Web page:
"Yellow Dream" features a spacey intro of mellotron and other sparse sounds. Some very smooth sax arrives 1 1/2 minutes in. I like this one a lot, it's quite dreamy. An outbreak of guitar occurs but it's brief as the sax and mellotron return. This contrast continues. Beautiful track. "Proclamation" is kind of funky, it's not bad, but i'm not a big fan of this one. "Hand Made" is dominated early by drums as sax comes in. Light drums and keys are joined by sax. This one gets kind of funky as well. It's ok. "The Puzzle" is without a doubt funked up Jazz. Haha. Some nice guitar after 3 minutes. "The Quiet Man" is such a peaceful sounding song. The sax is as smooth as glass and light drums, keys and bass are all so subtle. Keys take the lead from the sax until before 4 minutes when sax takes over that role once again.

This record isn't nearly as good as their earlier "Passport-Doldinger" album, but it's still an enjoyable listen.

Review by Bonnek
SPECIAL COLLABORATOR Honorary Collaborator
3 stars For the third Passport album, Doldinger changed the entire line-up again, only to arrive at an album with exactly the same type of jazz-rock songs as on any of the previous albums. A small change in keyboard arrangements can be noted. After all it's 1973, and the organs, piano and clavinet of old are further broadened with some synths and mellotron, mainly played by Doldinger as well.

The same formula is applied to pretty much every song: at the heart sits a steadily swinging bass-line and a an agreeable mid-paced rock or funk beat, the songs start with a couple of memorable sax leads followed by solos for piano and/or sax and ending with the main melodies again. Does this ring any bells? Yes it does, it's exactly the same formula that Ozric Tentacles would apply 20 years later. On the ensuing Passport releases, the extended use of synths makes the correspondence even bigger.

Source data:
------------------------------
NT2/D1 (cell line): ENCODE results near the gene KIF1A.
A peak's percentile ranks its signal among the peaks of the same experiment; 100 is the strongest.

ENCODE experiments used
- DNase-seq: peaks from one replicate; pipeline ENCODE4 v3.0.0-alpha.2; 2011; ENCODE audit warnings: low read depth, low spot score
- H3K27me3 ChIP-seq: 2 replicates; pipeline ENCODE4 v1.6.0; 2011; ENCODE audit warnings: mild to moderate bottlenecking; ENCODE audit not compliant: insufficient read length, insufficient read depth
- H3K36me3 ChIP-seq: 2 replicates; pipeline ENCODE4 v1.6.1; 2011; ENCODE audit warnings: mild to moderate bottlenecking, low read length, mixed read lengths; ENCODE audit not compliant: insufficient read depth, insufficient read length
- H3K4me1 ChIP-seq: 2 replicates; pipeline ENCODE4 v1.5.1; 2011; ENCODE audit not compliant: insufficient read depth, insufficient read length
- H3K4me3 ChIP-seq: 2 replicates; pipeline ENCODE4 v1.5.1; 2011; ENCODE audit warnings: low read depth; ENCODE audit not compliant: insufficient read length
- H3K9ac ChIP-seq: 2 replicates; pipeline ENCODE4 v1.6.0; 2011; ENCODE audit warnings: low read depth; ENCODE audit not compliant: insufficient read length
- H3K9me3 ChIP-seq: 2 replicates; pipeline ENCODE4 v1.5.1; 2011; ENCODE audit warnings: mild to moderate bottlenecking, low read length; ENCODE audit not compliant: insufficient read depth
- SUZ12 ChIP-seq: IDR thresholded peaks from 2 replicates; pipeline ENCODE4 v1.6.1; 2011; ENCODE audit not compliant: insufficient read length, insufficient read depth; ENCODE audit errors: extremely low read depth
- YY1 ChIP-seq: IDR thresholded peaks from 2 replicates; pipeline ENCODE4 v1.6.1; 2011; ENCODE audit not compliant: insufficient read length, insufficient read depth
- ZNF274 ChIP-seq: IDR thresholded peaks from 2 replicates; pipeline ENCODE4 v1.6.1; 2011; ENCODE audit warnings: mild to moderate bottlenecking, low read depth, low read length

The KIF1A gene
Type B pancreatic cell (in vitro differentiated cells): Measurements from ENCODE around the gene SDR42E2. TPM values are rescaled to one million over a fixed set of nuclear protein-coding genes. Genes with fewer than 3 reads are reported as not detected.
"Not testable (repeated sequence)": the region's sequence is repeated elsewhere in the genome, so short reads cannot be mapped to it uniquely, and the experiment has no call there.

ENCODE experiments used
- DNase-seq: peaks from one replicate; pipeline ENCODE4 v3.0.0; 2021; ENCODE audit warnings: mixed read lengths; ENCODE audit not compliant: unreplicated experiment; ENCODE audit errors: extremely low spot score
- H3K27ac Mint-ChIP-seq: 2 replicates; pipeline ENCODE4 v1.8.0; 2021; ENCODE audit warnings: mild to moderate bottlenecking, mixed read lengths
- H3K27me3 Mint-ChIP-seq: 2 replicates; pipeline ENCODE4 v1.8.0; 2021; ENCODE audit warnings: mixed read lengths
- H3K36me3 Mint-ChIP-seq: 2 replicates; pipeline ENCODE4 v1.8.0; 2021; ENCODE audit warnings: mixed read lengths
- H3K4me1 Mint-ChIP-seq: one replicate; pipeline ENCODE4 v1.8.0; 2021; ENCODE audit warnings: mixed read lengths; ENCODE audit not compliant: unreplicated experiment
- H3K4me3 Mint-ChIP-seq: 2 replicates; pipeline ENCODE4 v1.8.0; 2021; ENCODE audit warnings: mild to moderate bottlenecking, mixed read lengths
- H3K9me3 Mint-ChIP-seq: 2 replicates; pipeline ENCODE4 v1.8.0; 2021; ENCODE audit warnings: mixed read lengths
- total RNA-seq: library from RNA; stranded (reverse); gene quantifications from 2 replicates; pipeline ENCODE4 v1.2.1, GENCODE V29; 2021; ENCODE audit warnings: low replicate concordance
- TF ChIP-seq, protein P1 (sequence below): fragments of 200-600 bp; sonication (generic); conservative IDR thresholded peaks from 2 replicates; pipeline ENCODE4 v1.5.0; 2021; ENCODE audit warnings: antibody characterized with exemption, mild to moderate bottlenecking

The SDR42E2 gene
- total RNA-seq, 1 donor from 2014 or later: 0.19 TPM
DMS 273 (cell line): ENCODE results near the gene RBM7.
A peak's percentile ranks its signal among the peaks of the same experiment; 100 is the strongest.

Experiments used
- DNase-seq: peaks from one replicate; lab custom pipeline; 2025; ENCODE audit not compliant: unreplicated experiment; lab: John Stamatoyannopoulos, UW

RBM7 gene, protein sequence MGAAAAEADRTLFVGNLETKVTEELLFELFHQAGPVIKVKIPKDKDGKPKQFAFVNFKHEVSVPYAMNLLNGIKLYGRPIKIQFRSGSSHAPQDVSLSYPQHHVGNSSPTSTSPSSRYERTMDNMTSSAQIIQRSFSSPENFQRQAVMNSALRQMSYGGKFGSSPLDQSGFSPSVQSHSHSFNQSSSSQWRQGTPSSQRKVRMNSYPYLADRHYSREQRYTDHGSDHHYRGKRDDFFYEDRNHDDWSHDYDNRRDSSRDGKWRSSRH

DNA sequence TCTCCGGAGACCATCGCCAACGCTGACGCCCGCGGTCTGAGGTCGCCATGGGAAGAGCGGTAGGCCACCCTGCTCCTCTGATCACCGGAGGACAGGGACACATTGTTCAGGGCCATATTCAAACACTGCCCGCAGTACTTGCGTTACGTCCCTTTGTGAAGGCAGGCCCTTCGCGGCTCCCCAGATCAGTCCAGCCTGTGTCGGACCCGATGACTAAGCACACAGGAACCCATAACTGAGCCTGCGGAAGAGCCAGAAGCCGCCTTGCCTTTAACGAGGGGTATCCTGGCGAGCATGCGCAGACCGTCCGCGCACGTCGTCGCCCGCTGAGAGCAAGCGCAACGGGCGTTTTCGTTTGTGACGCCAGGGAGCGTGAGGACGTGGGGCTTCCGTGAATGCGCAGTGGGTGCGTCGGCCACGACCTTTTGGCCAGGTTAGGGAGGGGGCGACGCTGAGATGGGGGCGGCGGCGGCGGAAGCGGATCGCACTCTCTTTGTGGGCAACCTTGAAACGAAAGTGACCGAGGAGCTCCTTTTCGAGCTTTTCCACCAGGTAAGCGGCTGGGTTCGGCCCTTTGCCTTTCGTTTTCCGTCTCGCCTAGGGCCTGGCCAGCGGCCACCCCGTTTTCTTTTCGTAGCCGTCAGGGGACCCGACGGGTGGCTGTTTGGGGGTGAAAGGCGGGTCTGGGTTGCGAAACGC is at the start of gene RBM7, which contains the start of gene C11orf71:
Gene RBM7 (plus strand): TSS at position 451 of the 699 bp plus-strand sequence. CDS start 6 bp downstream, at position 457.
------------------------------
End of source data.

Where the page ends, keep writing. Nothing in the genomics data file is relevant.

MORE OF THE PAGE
Hand Made is a fine but safe album where Doldinger abstains from trying much new things. It has some nice melodies but also some rather flat ones, it has a couple of cool jams but also dull ones. Still a good album overall, on par with the first two.

Review by Warthur
3 stars Although not much has changed compositionally between this album and the previous two Passport releases, I like it a bit better than Second Passport - the sound is a bit more energetic and compelling, and there's a bit more rock-inspired aggression to it. Not too much, mind - we're still dealing with comparatively safe middle-of-the-road fusion that isn't too experimental - but it's a 3 and a half star effort rather than a three star one. Klaus Doldinger's keyboard work occasionally shows a mild Camel or Canterbury influence here, but are otherwise less prominent than on the previous two albums, which I think is a mistake - I'm always more interested in Passport when they combine spacey keyboard and synthesiser drifting with fusion.